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    Guest Bloggers

    What is the REAL Cost of Turnover?

    January 27, 2020 3 Views No comments

    For most businesses, and people for that matter, they will continue to do the same things each day until there is some reason to change. The basis for psychology is that “people move towards pleasure and away from pain.” This explains why very little changes in an organization until the pain of doing nothing is greater that the pain of doing something. It is with this as the backdrop that we discuss the cost of an open position in an organization verses the cost of changing the way that you recruit, engage and develop talent in your organization.

    The cost of an open position is a “hidden cost” for most organizations. In the very short run, an open position costs less money to the direct payroll costs so it can be naively seen as a net positive. It is only when we put a number to the vacant position that we have something to balance that with.

    This cost is actually quite easy to come up with. If you look at all of your product and service costing models you will likely have categories of fixed and variable expenses. You will also have the amounts that you charge customers for the services of each employee that they interact with. Your pricing and costing models are the key to coming up with this number.

    Say that you are a roofing company and you currently have three open positions for hands on roofing technicians. Each of those technicians you pay $20.00/hour (for easy figuring). Is the cost of an open position then $20.00/hour or roughly $42,000/year? NO. If you look at your pricing model you will note that you CHARGE customers $40.00/hour for each technician’s time. So the cost of this open position is more like $80,000/year. Add to that the fact that in order to get the job done for the customer you need to pay your current employees’ overtime to finish on time. What is the cost of that?

    The last hidden cost that you need to consider is the effect on your employee retention that having open positions creates. An open position means that someone else must do the work that is undone because of this open position. People will take on more work or work overtime for a short period of time but eventually if they see no light at the end of the tunnel they will leave and create ANOTHER open position.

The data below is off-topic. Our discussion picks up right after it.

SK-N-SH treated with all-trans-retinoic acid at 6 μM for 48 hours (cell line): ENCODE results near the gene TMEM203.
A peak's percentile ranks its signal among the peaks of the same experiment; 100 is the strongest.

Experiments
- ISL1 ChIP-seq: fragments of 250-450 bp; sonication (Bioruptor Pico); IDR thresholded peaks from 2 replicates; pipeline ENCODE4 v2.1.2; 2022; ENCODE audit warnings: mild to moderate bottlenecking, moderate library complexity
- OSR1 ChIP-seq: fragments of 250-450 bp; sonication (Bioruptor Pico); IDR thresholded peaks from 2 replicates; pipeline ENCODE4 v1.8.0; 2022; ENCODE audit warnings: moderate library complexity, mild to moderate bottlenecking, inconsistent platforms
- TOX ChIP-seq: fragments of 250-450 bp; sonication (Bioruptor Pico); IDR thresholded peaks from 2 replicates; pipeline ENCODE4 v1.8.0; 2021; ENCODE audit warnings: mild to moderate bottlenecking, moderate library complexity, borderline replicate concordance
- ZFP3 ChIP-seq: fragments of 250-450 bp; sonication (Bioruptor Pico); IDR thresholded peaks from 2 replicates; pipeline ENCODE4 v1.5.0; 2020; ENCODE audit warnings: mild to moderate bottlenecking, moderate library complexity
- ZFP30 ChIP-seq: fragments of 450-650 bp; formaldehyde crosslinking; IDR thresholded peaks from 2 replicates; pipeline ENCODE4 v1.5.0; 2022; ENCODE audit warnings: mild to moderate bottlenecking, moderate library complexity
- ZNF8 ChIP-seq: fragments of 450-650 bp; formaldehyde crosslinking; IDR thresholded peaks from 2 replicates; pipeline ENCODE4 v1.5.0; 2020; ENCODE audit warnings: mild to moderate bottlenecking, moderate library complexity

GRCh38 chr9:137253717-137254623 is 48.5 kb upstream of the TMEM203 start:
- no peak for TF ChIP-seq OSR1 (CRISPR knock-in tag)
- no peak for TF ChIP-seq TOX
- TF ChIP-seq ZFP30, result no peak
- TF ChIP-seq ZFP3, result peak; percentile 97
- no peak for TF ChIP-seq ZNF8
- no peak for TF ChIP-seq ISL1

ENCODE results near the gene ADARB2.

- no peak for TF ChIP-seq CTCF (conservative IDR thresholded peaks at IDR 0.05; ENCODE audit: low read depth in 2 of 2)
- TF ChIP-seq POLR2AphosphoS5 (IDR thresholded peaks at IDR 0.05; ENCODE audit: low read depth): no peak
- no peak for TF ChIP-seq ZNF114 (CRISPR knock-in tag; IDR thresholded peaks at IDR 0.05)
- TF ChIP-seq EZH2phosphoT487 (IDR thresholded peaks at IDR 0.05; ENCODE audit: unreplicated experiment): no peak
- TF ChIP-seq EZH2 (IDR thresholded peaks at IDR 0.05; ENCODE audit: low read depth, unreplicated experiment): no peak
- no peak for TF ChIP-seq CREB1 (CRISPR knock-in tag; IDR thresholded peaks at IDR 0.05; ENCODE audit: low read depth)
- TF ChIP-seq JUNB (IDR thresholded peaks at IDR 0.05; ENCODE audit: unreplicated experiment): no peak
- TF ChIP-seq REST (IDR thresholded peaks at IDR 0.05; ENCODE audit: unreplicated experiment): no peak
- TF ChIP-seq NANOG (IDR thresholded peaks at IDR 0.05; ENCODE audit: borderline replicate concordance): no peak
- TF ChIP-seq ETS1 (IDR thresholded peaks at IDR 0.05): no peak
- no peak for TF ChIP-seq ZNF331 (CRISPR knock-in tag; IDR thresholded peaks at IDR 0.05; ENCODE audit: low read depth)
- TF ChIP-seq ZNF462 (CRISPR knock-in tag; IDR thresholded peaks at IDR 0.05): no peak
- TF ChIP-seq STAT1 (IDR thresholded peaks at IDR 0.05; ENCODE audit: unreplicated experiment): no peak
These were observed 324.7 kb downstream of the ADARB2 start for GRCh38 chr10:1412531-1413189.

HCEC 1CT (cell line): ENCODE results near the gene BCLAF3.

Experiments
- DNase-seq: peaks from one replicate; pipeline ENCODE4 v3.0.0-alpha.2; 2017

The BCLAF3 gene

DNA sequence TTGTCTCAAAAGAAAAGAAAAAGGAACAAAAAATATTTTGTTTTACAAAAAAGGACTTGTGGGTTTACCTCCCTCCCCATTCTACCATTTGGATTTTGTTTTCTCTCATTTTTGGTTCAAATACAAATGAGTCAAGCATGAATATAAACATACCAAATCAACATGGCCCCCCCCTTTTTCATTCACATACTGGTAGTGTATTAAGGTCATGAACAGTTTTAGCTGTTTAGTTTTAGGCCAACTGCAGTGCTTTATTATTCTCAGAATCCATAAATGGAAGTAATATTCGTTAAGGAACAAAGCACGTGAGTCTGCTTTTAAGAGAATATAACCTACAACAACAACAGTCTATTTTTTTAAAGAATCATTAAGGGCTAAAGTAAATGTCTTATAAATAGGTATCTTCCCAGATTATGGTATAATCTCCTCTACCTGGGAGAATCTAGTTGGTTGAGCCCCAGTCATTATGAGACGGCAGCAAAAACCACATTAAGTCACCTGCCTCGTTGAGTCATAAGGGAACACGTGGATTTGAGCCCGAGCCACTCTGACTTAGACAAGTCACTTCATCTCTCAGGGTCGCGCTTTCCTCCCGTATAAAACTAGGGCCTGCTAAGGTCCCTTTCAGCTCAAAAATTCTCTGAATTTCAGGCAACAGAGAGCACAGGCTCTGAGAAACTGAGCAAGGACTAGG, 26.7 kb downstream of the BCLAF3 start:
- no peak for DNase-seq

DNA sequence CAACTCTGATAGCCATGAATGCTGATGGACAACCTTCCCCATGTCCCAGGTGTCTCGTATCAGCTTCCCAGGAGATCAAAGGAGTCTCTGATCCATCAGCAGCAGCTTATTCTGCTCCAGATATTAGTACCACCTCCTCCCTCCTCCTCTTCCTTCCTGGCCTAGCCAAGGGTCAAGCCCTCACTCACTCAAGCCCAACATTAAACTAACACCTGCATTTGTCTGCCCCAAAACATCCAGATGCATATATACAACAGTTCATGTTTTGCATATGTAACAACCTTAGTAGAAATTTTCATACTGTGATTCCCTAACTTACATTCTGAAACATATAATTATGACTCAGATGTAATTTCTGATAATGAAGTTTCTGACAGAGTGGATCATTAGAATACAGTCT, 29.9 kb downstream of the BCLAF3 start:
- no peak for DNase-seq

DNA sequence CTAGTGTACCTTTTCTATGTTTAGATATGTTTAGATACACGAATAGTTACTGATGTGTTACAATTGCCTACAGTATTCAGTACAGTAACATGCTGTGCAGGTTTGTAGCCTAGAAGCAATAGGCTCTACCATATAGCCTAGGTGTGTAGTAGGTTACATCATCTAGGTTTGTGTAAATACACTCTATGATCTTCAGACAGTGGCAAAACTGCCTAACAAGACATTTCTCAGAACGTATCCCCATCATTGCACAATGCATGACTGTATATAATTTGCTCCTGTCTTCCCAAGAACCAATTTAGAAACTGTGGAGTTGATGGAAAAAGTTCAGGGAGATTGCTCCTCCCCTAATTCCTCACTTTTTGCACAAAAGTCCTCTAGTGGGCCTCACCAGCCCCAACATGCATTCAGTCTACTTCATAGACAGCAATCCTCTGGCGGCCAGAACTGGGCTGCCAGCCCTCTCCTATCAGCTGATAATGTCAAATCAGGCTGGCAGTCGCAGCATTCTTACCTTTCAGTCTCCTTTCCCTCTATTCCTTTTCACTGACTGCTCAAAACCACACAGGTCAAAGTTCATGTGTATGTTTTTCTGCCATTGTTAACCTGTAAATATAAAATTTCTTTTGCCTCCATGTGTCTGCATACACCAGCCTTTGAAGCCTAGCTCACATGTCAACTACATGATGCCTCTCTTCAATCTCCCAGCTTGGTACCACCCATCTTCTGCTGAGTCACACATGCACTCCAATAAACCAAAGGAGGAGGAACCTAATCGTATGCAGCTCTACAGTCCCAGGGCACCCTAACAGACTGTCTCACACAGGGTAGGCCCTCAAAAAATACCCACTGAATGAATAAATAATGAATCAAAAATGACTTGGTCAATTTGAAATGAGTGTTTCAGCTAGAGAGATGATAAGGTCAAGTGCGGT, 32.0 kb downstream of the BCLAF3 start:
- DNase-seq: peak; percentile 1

So, is it worth your time to change the way that you recruit, engage and develop employees? I’ll just let YOU do the math…

    -Chris Czarnik, author of Winning the War for Talent; originally posted on

    To read more about recruiting and retaining the best employees, check out Winning the War for Talent>>

    Three Complaints About Meetings

    January 20, 2020 2039 Views No comments

    Last year, I was given an opportunity to review the data from research on meetings conducted by an online scheduling platform, Doodle. The report offered compelling data, and I’ll share (with permission) the findings behind three of the most common complaints about meetings that might lead you to adjust some of your meeting practices.

    1. Busy professionals are more concerned about the quality of the meeting attendees than they are the meeting format because they felt that irrelevant attendees slowed progress.

    Eight or fewer participants is preferred for meetings. Invite only those people required to accomplish what you have on the agenda. Find other ways to inform and engage people who are not necessary. Of course, people want to be included and often get value out of meetings. The point is to be deliberate about inviting rather than just letting your group size swell without being thoughtful about who needs to attend.

    Management consultant Margaret Wheatley talks about small groups of people being able to make a big difference, and she uses the question, “What matters and who cares?” to help groups define their purpose. If you limit your meetings to discussions about what matters, your meetings will have more impact. If you invite only those most concerned, the conversations will be focused and productive. And you will also protect people’s time—making sure the investment value is high for those attending and giving those not needed in the meeting more time for individual work.

    2. The following irritating behaviors detract from the efficiency of a meeting: